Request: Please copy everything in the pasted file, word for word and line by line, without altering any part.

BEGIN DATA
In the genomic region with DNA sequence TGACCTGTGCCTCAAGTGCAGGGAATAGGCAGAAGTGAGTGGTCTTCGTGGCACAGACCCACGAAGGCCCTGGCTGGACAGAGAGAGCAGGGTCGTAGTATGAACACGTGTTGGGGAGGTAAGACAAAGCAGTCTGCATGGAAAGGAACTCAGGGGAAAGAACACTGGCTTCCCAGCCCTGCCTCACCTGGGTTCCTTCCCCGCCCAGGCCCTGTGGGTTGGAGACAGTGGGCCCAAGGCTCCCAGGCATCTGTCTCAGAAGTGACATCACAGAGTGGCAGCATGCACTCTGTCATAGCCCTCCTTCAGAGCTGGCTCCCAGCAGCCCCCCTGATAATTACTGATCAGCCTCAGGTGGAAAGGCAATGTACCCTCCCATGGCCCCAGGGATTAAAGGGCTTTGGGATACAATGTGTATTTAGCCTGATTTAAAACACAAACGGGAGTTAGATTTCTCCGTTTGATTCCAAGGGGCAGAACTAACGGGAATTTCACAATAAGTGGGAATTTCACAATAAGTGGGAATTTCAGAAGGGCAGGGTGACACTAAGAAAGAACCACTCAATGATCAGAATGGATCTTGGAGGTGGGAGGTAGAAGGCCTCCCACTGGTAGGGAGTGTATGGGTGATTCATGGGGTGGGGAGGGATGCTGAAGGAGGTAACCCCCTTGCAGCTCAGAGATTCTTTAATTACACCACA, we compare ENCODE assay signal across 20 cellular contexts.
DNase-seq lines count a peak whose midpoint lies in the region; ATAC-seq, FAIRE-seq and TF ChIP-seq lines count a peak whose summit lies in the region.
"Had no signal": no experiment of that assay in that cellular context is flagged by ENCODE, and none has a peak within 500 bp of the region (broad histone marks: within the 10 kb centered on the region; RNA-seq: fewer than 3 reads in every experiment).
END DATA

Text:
In the genomic region with DNA sequence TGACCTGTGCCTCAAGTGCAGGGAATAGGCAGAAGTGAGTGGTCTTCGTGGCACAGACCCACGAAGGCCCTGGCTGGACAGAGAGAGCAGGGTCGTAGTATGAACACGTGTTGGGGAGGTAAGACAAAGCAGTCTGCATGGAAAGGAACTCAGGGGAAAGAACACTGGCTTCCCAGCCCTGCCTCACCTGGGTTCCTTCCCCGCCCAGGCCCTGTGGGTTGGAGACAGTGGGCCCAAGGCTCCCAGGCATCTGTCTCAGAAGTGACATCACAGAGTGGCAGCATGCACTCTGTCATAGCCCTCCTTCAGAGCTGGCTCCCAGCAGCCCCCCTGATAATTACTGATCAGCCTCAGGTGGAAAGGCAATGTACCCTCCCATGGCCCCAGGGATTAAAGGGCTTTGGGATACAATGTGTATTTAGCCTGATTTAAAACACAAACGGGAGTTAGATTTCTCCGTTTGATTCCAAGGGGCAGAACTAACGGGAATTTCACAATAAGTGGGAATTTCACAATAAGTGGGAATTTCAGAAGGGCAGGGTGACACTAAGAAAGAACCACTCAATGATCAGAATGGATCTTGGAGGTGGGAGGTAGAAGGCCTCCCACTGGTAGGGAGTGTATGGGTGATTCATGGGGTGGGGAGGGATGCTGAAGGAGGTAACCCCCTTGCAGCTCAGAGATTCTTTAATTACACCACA, we compare ENCODE assay signal across 20 cellular contexts.
DNase-seq lines count a peak whose midpoint lies in the region; ATAC-seq, FAIRE-seq and TF ChIP-seq lines count a peak whose summit lies in the region.
"Had no signal": no experiment of that assay in that cellular context is flagged by ENCODE, and none has a peak within 500 bp of the region (broad histone marks: within the 10 kb centered on the region; RNA-seq: fewer than 3 reads in every experiment).